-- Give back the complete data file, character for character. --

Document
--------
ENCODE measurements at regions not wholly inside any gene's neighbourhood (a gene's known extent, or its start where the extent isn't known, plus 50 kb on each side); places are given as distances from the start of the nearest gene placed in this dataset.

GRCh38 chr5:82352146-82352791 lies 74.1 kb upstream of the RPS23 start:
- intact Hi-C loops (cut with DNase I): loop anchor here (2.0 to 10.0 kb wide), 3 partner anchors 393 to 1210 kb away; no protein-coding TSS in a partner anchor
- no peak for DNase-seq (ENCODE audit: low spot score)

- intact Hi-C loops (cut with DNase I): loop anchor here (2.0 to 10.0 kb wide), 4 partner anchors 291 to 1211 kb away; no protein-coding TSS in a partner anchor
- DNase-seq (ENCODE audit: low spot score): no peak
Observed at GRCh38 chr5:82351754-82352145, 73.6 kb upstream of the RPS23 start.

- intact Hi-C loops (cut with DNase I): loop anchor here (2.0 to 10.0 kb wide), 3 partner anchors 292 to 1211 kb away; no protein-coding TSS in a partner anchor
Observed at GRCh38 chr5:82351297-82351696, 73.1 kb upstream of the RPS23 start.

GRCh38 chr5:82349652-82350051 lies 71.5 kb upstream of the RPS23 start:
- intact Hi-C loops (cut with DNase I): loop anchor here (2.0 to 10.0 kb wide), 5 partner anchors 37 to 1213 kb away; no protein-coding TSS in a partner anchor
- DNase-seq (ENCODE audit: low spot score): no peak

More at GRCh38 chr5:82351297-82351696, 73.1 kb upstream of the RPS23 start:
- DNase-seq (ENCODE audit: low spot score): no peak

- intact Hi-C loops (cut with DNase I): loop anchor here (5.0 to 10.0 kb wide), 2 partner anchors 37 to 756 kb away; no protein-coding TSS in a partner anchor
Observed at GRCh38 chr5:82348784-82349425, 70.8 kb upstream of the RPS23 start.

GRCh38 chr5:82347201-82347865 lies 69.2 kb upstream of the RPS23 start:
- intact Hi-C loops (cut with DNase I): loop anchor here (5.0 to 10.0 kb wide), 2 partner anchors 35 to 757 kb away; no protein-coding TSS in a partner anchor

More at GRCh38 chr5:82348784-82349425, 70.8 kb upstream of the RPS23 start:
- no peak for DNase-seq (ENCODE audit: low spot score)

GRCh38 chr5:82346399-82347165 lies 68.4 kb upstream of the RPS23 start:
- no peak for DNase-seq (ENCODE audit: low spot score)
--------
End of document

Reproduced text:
ENCODE measurements at regions not wholly inside any gene's neighbourhood (a gene's known extent, or its start where the extent isn't known, plus 50 kb on each side); places are given as distances from the start of the nearest gene placed in this dataset.

GRCh38 chr5:82352146-82352791 lies 74.1 kb upstream of the RPS23 start:
- intact Hi-C loops (cut with DNase I): loop anchor here (2.0 to 10.0 kb wide), 3 partner anchors 393 to 1210 kb away; no protein-coding TSS in a partner anchor
- no peak for DNase-seq (ENCODE audit: low spot score)

- intact Hi-C loops (cut with DNase I): loop anchor here (2.0 to 10.0 kb wide), 4 partner anchors 291 to 1211 kb away; no protein-coding TSS in a partner anchor
- DNase-seq (ENCODE audit: low spot score): no peak
Observed at GRCh38 chr5:82351754-82352145, 73.6 kb upstream of the RPS23 start.

- intact Hi-C loops (cut with DNase I): loop anchor here (2.0 to 10.0 kb wide), 3 partner anchors 292 to 1211 kb away; no protein-coding TSS in a partner anchor
Observed at GRCh38 chr5:82351297-82351696, 73.1 kb upstream of the RPS23 start.

GRCh38 chr5:82349652-82350051 lies 71.5 kb upstream of the RPS23 start:
- intact Hi-C loops (cut with DNase I): loop anchor here (2.0 to 10.0 kb wide), 5 partner anchors 37 to 1213 kb away; no protein-coding TSS in a partner anchor
- DNase-seq (ENCODE audit: low spot score): no peak

More at GRCh38 chr5:82351297-82351696, 73.1 kb upstream of the RPS23 start:
- DNase-seq (ENCODE audit: low spot score): no peak

- intact Hi-C loops (cut with DNase I): loop anchor here (5.0 to 10.0 kb wide), 2 partner anchors 37 to 756 kb away; no protein-coding TSS in a partner anchor
Observed at GRCh38 chr5:82348784-82349425, 70.8 kb upstream of the RPS23 start.

GRCh38 chr5:82347201-82347865 lies 69.2 kb upstream of the RPS23 start:
- intact Hi-C loops (cut with DNase I): loop anchor here (5.0 to 10.0 kb wide), 2 partner anchors 35 to 757 kb away; no protein-coding TSS in a partner anchor

More at GRCh38 chr5:82348784-82349425, 70.8 kb upstream of the RPS23 start:
- no peak for DNase-seq (ENCODE audit: low spot score)

GRCh38 chr5:82346399-82347165 lies 68.4 kb upstream of the RPS23 start:
- no peak for DNase-seq (ENCODE audit: low spot score)